The high priest went into the Most Holy alone once each year with, first, the blood of the bullock, which he offered for himself, and, second, the blood of the Lord’s goat, which he offered for the sins of the people. As Bro. Anton Frey said, the blood of a bullock was infused into the goat to make the goat acceptable as an offering for the errors of the people as national atonement. In subsequent verses, Paul focused on the meaning of the Day of Atonement services.

Comment: For “errors of the people,” the Diaglott interlinear has “ignorances of the people.” Clearly the sins were not willful.

Reply: All the services of Leviticus were for sins of ignorance. Stripes were needed to expiate willful sin. In addition, there was a price to pay, and finally there was an offering.

Heb. 9:8 The Holy Ghost this signifying, that the way into the holiest of all was not yet made manifest, while as the first tabernacle was yet standing:

The way into the Most Holy (“the holiest of all”) was made manifest when Jesus died.

Heb. 9:9 Which was a figure for the time then present, in which were offered both gifts and sacrifices, that could not make him that did the service perfect, as pertaining to the conscience;

Those who had a guilt complex and were honest-hearted back there would admit that when such a service was performed, it was hard to feel the sin was entirely washed away.

Heb. 9:10 Which stood only in meats and drinks, and divers washings, and carnal ordinances, imposed on them until the time of reformation.

Now Paul was going into sacrifices other than those on the Day of Atonement, even though that seemed to be foremost in his mind, generally speaking. “Carnal ordinances” were earthly ordinances. (“Carnal” is based on a Greek word meaning “flesh.”) Since these ordinances were ordained of God, they could in no way be sinful. We should not cast aspersions on the Law, for God instituted it. The Law was perfect, but we are not justified by the deeds of the Law. The Law was imposed on the Jews “until the time of reformation,” that is, until the change to the gospel dispensation, when Christ opened up a new and living way, bringing life and immortality to light. The old Tabernacle was supplanted by a new tabernacle, which, in reality, is spiritual. The three tabernacles, listed in chronological sequence, are (1) the archaic tabernacle, (2) the Mosaic Tabernacle, and (3) the antitypical (or spiritual) tabernacle.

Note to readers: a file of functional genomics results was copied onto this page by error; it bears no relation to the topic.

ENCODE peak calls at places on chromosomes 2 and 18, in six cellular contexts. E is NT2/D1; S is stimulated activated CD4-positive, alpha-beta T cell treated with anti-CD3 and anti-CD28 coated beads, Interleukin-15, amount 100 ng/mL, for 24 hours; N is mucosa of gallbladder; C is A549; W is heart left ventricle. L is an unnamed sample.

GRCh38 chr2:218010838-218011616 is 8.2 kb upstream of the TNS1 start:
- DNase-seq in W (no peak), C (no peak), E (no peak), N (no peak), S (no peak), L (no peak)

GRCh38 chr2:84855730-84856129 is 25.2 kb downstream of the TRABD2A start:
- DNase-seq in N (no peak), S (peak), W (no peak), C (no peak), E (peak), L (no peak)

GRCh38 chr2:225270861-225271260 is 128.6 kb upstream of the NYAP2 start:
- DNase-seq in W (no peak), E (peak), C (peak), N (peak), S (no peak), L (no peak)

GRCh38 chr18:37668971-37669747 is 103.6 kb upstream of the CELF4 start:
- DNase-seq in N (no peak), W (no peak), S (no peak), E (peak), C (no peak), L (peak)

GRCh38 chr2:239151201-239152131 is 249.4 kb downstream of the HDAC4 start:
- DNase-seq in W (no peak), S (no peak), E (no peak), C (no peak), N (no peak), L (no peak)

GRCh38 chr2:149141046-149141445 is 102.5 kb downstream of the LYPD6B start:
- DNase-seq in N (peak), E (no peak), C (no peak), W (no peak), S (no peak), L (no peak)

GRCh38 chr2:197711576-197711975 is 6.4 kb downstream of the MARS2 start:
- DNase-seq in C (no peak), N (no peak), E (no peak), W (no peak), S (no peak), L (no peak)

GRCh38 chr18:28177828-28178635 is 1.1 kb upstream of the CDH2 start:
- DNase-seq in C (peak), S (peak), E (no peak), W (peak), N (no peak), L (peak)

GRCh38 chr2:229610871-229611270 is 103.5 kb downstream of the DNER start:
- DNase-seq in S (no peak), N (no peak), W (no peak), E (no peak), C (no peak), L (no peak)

Heb. 9:11 But Christ being come an high priest of good things to come, by a greater and more perfect tabernacle, not made with hands, that is to say, not of this building;

Christ became a high priest “by a greater and more perfect tabernacle, not made with hands, that is to say, not of this building [not of the material Tabernacle of Moses].”

Heb. 9:12 Neither by the blood of goats and calves, but by his own blood he entered in once into the holy place, having obtained eternal redemption for us.

Christ “by his own blood … entered in once into the holy place [the Most Holy], having obtained eternal redemption for us.” Paul was again focusing on the Day of Atonement, when the high priest went into the Most Holy. He did not go into the Most Holy on the other days of the year unless an emergency arose that would affect the nation. But Paul was talking about that which was authorized on a regular annual basis.

The term “eternal redemption” is tied in with the thought of Jesus’ sacrifice being “once” for all. The “once” is eternal; it is lasting. Paul was trying to show that while the type was repeated annually, the antitype occurred only once.

Heb. 9:13 For if the blood of bulls and of goats, and the ashes of an heifer sprinkling the unclean, sanctifieth to the purifying of the flesh:

Verse 13 refers to another type of offering that was not annual, namely, the “ashes of an heifer.” The ashes were used for various cleansing rituals. The “blood of bulls and of goats, and the ashes of an heifer … sanctifieth to the purifying of the flesh.” In other words, the ceremonial cleansing was superficial, for it did not purify the heart or salve the conscience of the honesthearted. However, the many—those who stifled the conscience—felt the ritual was satisfactory. That is true today with the Roman Catholic religion.